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Annika Von Hausswolff, I Am The Runway of Your Thoughts

Casey Kaplan Gallery
525 West 21st Street, 212-645-7335
October 10 - November 11, 2008
Reception: Friday, October 10, 6 - 8 PM
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Casey Kaplan is pleased to present an exhibition of new photographs and three-dimensional objects by one of Sweden’s most distinguished artists, Annika von Hausswolff. “I am the Runway of Your Thoughts” is von Hausswolff’s third solo exhibition in the gallery and her first in the United States since the gallery’s last exhibition in 2002.

Since the early 1990’s, Annika von Hausswolff has been selectively creating powerful images that defy singular interpretation. Carefully staged, her photographs present a distinct visual rhetoric that is documentary in style, surreal in essence, and rife with reoccurring motifs and personal references.

“I am the Runway of Your Thoughts,” dually titles the exhibition and a series of twenty-five photographs on view in the gallery space. Fluctuating between black and white and full-color, different focal points and angles, the prints depict a woman flying a model airplane into her open mouth. This recognizable phallic gesture confronts the viewer; a familiar image that is questioned by the active participation of the female subject. Are these images sinister and violent, or innocent and harmless? The examination of images of women and the duality of sexuality and violence are two underlying themes present throughout von Hausswolff’s work, beginning with her “Back to Nature” series, 1993. We are also reminded of the Surrealist or Dada-like collages she produced from 1999-2001, all depicting images of planes, and ”Untitled (with Bubble)” series, 1995, where von Hausswolff, as the subject, describes, “the photos are also about the creative act itself.”

Self-portraits are interspersed throughout von Hausswolff’s oeuvre. In this exhibition, “I Remember the Future of My Past With Great Expectations”, 2008, shows the artist illuminated in cool white light, facing the picture plane, holding a frosted glass panel in front of her body. Pressed slightly against it, only the tip of her head, fingers, and feet are in clear view. A straightforward image and a simple gesture, a translucent barrier resides between the viewer and the artist rendering the image dream-like and similar in affect to that of the balloons in “Attempting to Deal with Time and Space,” 1997, and the bubbles of gum. The portrait is also formally reminiscent of “To Carry One’s Door Through the Room,” 2003, and analogous to “Selfportrait in the Studio with Flashlight and Pulled Down Pants”, 2002.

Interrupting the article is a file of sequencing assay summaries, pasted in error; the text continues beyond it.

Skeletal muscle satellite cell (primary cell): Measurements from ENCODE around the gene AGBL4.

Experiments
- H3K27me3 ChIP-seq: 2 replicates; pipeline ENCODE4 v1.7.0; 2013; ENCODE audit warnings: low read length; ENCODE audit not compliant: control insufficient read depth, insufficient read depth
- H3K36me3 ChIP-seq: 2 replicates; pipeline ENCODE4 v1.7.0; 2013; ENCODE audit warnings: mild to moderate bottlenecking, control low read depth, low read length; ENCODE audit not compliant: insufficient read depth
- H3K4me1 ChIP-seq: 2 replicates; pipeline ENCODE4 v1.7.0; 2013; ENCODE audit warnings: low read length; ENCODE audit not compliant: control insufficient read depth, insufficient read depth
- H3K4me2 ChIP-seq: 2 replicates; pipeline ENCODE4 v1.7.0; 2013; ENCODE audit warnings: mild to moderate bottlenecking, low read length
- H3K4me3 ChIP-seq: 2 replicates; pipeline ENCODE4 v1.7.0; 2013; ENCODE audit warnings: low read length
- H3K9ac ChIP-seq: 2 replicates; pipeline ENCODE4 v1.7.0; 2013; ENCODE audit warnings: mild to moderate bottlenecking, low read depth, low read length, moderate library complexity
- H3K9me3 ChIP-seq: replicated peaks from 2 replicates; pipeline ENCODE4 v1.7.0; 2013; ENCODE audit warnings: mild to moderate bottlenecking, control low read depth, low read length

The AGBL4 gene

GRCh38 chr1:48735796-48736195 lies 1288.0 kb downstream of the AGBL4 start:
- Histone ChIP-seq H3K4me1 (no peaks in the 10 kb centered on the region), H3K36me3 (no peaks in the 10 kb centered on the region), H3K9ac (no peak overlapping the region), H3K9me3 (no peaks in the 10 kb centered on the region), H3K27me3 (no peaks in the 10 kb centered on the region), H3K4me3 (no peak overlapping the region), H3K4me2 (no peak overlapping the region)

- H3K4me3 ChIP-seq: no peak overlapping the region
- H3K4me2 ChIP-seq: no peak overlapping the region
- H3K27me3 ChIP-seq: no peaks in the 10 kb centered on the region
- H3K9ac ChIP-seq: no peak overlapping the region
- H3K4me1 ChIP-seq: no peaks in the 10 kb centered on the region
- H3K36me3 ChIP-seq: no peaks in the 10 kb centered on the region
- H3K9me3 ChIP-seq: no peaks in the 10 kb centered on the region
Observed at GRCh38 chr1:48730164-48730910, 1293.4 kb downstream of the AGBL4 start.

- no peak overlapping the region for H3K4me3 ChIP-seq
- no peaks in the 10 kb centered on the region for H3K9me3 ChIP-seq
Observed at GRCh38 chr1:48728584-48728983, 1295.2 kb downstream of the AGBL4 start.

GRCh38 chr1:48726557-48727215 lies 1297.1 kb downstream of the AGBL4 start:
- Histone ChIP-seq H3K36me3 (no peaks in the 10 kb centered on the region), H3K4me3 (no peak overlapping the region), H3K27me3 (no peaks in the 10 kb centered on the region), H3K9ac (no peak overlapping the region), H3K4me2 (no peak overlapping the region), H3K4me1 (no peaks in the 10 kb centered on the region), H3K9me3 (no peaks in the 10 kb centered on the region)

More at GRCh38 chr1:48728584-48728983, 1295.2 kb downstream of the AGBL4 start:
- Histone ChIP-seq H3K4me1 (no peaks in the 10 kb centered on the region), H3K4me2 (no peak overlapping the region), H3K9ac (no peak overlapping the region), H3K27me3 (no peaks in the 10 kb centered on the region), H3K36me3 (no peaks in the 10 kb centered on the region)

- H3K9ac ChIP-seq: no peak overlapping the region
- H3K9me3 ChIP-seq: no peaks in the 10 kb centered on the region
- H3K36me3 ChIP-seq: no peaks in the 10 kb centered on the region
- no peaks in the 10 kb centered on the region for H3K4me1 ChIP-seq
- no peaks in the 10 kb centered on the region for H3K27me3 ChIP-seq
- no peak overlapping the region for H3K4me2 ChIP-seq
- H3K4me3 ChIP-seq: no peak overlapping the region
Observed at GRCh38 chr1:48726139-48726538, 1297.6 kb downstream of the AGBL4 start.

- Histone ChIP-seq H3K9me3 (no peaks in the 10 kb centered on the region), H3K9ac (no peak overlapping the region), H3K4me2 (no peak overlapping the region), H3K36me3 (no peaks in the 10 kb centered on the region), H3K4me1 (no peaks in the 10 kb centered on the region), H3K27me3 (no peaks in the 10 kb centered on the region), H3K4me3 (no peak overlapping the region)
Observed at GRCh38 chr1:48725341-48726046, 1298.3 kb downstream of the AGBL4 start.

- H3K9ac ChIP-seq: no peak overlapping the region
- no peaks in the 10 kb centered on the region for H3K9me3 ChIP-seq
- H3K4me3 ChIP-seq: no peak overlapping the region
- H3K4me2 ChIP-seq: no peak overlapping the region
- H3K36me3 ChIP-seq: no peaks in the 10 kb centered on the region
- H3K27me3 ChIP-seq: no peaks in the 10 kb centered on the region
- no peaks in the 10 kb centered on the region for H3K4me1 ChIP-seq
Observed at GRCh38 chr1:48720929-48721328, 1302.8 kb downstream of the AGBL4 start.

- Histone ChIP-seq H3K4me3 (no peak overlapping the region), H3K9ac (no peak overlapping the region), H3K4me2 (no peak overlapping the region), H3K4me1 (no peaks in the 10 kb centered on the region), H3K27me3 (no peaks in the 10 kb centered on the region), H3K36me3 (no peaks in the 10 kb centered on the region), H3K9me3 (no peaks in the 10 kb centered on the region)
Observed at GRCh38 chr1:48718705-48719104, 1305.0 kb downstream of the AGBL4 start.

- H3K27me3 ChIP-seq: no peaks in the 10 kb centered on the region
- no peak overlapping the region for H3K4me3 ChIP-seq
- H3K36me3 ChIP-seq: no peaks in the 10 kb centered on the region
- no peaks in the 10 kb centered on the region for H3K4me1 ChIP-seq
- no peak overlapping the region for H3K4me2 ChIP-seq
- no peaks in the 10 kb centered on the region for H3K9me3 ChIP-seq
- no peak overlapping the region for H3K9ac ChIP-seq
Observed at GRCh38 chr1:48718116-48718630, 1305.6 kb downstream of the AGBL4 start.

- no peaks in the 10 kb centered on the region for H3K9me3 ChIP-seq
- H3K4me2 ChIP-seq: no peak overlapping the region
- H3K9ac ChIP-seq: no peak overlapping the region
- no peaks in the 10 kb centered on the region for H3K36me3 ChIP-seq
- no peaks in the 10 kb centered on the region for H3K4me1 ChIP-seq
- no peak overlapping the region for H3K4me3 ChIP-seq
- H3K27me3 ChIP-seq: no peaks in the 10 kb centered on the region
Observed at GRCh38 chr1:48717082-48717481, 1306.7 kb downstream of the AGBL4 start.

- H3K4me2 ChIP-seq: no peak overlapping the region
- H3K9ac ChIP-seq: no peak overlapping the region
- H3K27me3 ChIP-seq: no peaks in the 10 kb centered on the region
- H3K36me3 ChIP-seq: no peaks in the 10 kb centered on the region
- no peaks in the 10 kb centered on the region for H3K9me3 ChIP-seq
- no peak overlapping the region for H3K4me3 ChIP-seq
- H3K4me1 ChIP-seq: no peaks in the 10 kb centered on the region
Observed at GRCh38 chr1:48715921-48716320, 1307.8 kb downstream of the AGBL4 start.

Von Hausswolff also develops her imagery through use of props and objects, found in everyday milieu, as metaphors for her subjects. Three large images show aerial views of various open boxes sitting edge to edge in different configurations. Revealing their naked emptiness, the boxes exude the same melancholic unaffectedness that personifies her characters. Von Hausswolff displays physical manifestations of her objects in the sculptural works, “Esoteric Forensic,” 2008. Reminiscent of Minimalist objects, the wall-mounted window boxes are evocative expressions of the imagery in the photographs, “Now you see it, Now you don’t,” 1999, and “The Memory of My Mother’s Underwear Transformed Into a Flameproof Drape”, 2003. It is the first time that she has ever shown three-dimensional works of art in the United States.

By inventing complex meanings, provoking conflicting emotions, and creating physical boundaries, von Hausswolff’s images challenge the viewer’s interpretation and tap our curiosity. Drawing on her past, the artist continues to evolve her subject matters, leaving behind artworks that transcend time.
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